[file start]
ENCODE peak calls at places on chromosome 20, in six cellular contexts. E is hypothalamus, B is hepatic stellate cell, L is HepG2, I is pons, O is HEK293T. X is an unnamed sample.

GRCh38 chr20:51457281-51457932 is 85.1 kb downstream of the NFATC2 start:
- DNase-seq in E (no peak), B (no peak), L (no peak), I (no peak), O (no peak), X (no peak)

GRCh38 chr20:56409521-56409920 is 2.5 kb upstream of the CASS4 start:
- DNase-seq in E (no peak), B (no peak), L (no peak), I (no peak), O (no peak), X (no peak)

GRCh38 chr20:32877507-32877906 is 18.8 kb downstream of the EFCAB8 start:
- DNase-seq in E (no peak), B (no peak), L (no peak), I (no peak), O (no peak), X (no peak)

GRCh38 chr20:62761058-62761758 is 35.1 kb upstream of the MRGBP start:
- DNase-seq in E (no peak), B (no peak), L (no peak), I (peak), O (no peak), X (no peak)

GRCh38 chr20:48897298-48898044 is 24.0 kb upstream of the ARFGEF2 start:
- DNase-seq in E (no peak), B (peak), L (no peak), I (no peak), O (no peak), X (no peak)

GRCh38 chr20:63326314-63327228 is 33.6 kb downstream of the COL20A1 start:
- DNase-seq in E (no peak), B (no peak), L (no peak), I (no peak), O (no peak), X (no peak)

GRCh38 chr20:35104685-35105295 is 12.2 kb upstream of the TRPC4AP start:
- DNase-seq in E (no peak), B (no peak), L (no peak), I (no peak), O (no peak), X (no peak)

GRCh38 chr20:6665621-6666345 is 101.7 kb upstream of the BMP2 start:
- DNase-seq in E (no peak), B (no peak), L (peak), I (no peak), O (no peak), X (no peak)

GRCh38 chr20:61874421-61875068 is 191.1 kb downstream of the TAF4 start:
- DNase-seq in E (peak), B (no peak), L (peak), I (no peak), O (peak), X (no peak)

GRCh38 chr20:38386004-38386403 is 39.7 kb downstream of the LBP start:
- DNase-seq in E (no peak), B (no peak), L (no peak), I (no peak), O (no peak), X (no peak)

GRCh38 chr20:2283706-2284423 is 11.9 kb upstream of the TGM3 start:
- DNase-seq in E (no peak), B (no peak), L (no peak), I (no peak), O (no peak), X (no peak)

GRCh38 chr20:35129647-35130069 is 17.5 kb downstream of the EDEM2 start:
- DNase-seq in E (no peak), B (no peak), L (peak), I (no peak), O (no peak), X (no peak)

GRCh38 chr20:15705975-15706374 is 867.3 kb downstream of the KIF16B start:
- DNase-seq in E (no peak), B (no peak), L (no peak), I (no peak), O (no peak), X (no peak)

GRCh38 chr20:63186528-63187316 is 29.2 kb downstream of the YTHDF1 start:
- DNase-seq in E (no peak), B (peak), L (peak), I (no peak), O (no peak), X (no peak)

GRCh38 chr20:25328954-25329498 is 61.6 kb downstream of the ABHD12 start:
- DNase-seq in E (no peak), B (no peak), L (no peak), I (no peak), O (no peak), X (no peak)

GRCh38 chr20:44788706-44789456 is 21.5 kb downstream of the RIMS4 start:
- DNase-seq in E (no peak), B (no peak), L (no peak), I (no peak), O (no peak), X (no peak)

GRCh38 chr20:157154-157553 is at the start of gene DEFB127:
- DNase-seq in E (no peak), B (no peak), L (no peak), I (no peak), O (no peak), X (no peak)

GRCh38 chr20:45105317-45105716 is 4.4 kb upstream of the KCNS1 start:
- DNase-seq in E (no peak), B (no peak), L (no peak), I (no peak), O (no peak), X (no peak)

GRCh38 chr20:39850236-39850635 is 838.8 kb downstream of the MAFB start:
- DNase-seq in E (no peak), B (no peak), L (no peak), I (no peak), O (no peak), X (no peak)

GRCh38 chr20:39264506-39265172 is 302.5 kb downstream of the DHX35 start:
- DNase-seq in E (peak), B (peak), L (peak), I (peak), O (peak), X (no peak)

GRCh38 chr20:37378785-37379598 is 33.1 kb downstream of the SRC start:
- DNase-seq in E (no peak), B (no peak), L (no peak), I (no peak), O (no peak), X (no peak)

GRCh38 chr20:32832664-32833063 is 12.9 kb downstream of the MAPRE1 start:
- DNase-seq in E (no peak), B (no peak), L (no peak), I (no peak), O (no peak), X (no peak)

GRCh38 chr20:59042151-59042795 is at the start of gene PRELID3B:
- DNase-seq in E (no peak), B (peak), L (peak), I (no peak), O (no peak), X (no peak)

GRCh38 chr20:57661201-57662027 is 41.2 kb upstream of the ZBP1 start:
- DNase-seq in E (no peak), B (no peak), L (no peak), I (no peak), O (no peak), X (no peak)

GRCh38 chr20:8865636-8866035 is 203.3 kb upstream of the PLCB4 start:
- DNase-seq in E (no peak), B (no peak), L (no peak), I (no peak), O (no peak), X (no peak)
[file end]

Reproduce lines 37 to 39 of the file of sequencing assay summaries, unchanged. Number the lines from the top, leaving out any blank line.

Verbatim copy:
- DNase-seq in E (no peak), B (no peak), L (no peak), I (no peak), O (no peak), X (no peak)

GRCh38 chr20:39850236-39850635 is 838.8 kb downstream of the MAFB start:
- DNase-seq in E (no peak), B (no peak), L (no peak), I (no peak), O (no peak), X (no peak)